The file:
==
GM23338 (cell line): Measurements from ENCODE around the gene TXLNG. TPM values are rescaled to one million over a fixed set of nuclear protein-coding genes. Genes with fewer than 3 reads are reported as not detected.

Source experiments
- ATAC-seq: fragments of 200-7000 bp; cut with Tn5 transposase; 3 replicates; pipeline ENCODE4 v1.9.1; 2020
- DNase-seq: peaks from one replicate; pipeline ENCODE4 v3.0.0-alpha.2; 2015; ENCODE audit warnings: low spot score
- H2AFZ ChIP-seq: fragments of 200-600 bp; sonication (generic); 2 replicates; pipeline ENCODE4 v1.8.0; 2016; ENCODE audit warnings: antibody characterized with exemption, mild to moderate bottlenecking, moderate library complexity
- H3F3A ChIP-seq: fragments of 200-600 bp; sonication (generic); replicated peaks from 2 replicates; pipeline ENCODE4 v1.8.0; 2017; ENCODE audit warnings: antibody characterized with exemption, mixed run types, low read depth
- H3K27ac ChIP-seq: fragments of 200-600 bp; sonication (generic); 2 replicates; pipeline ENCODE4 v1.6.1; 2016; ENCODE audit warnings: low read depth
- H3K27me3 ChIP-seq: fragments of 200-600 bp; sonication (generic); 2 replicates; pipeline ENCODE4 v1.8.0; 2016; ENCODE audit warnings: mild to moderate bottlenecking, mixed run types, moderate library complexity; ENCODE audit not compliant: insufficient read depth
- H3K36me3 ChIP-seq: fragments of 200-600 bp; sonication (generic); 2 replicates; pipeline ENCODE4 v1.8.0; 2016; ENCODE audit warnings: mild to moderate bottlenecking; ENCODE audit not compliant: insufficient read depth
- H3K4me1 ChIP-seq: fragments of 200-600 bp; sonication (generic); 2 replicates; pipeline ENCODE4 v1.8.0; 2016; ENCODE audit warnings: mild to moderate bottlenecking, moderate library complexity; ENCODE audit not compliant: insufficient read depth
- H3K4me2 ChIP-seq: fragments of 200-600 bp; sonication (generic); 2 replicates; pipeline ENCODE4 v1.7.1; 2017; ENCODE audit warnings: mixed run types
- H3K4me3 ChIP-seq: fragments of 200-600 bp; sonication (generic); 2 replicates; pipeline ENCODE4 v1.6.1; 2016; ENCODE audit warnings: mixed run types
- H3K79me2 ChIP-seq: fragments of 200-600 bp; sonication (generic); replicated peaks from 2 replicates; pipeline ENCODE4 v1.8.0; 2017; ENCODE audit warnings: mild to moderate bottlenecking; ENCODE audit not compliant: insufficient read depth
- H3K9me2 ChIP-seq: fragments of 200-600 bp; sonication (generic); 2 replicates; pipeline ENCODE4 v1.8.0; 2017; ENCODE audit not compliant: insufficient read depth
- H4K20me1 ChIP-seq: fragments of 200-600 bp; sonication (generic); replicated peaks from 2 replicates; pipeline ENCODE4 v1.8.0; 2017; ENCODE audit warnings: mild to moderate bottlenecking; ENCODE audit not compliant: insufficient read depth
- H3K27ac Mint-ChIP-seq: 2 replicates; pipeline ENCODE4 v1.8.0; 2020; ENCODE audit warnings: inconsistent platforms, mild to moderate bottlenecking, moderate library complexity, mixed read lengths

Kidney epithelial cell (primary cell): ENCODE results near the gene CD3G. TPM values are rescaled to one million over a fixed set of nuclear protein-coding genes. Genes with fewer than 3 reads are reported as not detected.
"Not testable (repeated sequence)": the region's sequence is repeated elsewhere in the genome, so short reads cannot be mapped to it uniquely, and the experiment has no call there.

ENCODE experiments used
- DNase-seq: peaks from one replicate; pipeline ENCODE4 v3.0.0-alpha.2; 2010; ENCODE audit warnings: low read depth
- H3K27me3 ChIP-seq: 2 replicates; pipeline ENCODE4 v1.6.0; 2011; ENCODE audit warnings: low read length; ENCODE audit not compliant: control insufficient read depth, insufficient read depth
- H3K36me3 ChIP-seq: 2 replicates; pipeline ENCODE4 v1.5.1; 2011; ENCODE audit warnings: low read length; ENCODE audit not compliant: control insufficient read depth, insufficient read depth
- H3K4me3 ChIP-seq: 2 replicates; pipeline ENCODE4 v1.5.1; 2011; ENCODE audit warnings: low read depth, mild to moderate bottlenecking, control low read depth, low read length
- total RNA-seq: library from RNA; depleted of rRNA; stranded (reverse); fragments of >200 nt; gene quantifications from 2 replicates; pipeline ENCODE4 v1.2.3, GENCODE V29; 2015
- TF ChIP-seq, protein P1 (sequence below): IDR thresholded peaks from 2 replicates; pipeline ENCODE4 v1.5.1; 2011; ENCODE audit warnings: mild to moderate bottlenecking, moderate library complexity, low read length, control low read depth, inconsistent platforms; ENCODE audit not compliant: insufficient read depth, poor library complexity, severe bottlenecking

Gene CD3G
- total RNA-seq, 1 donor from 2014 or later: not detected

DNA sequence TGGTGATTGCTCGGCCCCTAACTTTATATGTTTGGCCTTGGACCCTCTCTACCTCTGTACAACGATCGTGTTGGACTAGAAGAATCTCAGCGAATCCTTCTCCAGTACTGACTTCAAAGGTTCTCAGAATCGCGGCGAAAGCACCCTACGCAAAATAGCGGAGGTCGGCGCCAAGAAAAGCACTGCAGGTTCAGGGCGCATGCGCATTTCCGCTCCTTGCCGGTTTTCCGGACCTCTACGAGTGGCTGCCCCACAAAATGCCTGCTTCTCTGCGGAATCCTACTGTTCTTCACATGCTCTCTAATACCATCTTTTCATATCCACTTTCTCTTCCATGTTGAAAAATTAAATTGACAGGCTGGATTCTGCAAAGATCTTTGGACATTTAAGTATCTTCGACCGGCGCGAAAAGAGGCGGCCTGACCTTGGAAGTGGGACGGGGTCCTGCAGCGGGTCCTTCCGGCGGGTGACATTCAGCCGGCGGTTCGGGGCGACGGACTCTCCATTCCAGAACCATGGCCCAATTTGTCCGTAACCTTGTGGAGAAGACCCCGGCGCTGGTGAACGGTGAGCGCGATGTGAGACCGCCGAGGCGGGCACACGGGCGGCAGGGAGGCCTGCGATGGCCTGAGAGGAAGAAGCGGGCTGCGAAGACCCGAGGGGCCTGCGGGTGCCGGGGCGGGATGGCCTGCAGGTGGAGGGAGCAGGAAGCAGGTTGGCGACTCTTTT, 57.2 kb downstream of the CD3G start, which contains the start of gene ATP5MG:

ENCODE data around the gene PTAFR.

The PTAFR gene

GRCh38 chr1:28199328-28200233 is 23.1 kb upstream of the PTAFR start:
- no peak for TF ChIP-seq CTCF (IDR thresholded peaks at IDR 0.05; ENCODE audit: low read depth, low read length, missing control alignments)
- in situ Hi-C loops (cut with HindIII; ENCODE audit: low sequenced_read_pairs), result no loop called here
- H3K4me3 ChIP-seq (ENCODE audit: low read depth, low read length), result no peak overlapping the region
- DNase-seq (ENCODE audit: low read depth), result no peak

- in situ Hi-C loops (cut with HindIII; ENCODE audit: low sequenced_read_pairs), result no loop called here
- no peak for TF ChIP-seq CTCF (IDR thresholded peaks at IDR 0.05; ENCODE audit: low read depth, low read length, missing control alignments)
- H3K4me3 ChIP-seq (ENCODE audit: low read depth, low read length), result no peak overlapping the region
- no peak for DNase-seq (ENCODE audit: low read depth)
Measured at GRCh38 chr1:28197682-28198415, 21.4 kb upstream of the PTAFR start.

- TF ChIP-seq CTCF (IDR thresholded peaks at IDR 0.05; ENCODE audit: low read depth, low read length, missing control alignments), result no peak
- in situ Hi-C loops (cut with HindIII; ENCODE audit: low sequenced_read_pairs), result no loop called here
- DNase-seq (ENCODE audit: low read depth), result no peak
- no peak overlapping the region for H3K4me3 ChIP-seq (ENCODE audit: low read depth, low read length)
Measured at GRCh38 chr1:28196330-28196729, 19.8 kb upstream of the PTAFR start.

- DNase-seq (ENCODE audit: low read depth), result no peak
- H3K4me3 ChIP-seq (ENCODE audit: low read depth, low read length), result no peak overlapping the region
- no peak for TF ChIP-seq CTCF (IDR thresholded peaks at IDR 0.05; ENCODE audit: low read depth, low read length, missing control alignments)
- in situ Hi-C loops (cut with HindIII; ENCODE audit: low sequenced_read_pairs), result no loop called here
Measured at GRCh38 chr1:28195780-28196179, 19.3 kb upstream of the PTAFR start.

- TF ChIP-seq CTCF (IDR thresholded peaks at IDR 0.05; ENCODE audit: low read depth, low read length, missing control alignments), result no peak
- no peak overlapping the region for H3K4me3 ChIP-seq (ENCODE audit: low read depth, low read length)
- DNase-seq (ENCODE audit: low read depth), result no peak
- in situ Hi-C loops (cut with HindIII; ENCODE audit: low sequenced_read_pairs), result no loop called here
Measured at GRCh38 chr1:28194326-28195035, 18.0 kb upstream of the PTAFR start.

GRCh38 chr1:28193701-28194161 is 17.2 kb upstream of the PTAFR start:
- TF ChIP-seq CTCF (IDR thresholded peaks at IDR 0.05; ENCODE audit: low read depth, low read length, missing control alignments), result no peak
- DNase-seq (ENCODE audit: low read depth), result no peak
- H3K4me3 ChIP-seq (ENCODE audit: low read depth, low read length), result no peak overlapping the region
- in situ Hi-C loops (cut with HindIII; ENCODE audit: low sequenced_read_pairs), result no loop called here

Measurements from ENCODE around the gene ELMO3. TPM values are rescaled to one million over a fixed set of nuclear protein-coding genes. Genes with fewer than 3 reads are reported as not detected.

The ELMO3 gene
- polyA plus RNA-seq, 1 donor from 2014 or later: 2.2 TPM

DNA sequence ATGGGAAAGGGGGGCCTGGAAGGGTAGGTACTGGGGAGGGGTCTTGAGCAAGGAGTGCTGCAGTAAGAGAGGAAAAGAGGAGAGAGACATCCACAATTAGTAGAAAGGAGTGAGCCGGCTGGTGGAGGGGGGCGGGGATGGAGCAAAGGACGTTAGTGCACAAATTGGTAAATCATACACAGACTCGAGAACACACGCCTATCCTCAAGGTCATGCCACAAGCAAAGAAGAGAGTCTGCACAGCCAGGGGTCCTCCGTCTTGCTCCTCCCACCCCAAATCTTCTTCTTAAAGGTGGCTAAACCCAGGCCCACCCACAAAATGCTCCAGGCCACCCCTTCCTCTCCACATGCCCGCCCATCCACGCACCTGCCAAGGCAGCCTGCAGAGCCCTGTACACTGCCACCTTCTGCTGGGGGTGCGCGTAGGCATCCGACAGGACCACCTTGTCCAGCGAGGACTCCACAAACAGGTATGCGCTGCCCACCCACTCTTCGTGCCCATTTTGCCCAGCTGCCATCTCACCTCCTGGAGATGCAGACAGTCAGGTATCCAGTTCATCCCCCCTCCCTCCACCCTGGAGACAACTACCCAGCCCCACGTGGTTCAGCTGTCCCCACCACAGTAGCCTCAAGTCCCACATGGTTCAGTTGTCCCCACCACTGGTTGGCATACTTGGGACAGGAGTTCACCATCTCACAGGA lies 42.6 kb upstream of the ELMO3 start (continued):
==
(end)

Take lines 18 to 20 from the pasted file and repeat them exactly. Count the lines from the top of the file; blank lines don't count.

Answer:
"Not testable (repeated sequence)": the region's sequence is repeated elsewhere in the genome, so short reads cannot be mapped to it uniquely, and the experiment has no call there.

ENCODE experiments used
- DNase-seq: peaks from one replicate; pipeline ENCODE4 v3.0.0-alpha.2; 2010; ENCODE audit warnings: low read depth